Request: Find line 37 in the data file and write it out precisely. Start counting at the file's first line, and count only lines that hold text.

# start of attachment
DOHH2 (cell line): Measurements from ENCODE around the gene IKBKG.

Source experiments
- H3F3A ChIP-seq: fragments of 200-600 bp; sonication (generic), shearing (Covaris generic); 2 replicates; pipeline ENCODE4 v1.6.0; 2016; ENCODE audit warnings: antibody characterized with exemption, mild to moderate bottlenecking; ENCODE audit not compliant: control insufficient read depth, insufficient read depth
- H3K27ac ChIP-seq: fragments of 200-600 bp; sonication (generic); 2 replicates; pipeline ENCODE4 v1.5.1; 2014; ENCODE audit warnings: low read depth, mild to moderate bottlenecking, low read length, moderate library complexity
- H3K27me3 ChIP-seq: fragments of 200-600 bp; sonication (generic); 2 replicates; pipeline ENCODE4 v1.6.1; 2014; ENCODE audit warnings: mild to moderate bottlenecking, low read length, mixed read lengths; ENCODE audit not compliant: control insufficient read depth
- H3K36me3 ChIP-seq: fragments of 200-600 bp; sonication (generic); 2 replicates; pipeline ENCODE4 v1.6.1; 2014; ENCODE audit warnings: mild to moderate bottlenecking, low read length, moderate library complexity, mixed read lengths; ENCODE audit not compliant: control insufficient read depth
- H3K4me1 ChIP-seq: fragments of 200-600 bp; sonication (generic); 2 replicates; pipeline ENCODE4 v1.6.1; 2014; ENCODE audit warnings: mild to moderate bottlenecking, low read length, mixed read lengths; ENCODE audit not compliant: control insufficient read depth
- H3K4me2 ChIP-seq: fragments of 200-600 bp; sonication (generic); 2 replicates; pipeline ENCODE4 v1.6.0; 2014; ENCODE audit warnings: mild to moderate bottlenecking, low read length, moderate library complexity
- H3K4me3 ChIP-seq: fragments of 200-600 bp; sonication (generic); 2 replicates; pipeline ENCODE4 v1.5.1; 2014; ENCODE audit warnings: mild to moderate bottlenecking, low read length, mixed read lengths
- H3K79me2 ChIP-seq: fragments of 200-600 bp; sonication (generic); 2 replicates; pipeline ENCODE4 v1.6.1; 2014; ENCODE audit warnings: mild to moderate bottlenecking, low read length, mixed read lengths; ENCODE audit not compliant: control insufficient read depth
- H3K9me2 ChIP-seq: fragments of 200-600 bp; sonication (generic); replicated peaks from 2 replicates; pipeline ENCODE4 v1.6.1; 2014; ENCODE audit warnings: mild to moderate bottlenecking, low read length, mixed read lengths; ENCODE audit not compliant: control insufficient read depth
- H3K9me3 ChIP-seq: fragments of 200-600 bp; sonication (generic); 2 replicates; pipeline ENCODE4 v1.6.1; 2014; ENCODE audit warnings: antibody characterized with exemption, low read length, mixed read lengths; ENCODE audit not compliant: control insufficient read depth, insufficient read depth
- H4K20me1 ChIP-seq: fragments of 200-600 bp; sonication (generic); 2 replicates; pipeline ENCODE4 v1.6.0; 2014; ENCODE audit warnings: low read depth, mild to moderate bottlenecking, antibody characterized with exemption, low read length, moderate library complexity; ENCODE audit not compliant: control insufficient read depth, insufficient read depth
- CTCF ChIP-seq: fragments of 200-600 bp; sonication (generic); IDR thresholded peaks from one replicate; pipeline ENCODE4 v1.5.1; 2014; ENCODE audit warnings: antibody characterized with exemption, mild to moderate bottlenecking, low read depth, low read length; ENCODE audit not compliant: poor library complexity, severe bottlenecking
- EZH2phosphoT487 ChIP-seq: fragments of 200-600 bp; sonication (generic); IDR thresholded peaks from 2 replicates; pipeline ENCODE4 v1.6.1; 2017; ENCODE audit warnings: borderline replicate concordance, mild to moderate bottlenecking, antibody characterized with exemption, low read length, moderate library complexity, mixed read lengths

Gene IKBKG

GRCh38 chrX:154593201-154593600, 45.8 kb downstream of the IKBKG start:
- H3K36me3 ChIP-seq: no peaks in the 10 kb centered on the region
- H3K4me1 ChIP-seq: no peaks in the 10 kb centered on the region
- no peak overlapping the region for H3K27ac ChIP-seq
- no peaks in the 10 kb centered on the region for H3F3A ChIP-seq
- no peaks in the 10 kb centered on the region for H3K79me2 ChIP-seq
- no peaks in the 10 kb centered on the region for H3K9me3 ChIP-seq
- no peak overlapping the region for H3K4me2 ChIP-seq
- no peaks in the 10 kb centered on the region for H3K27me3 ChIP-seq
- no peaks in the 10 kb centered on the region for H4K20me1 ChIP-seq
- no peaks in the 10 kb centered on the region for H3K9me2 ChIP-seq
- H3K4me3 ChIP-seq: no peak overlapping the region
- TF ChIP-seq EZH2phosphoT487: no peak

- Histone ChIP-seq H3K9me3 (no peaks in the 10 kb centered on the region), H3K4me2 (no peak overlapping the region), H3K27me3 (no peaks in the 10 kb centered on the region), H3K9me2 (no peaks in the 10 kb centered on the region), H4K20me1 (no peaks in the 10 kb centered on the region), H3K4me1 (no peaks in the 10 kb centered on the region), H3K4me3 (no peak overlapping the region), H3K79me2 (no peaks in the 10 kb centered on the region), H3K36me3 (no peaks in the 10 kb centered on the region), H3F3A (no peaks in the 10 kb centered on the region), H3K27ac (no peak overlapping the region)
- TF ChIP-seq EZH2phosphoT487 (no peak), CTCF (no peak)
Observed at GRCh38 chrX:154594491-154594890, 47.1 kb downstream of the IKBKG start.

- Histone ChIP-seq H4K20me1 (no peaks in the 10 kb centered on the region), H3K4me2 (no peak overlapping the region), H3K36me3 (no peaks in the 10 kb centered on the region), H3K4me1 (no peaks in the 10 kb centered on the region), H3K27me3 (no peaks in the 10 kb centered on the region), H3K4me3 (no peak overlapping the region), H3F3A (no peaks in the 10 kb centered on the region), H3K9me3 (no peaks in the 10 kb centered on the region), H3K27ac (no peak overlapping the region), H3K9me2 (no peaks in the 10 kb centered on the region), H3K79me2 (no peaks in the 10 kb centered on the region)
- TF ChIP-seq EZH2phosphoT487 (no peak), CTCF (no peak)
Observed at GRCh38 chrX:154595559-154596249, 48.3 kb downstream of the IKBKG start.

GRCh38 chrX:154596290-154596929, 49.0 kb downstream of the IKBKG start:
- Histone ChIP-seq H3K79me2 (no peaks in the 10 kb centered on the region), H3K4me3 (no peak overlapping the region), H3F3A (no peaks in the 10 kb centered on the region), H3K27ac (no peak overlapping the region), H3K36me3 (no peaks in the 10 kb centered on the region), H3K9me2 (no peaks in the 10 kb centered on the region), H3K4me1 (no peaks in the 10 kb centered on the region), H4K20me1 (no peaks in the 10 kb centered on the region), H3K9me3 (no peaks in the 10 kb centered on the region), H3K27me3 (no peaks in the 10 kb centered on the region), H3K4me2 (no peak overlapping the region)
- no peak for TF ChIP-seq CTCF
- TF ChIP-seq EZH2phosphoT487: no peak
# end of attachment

- Histone ChIP-seq H3K79me2 (no peaks in the 10 kb centered on the region), H3K4me3 (no peak overlapping the region), H3F3A (no peaks in the 10 kb centered on the region), H3K27ac (no peak overlapping the region), H3K36me3 (no peaks in the 10 kb centered on the region), H3K9me2 (no peaks in the 10 kb centered on the region), H3K4me1 (no peaks in the 10 kb centered on the region), H4K20me1 (no peaks in the 10 kb centered on the region), H3K9me3 (no peaks in the 10 kb centered on the region), H3K27me3 (no peaks in the 10 kb centered on the region), H3K4me2 (no peak overlapping the region)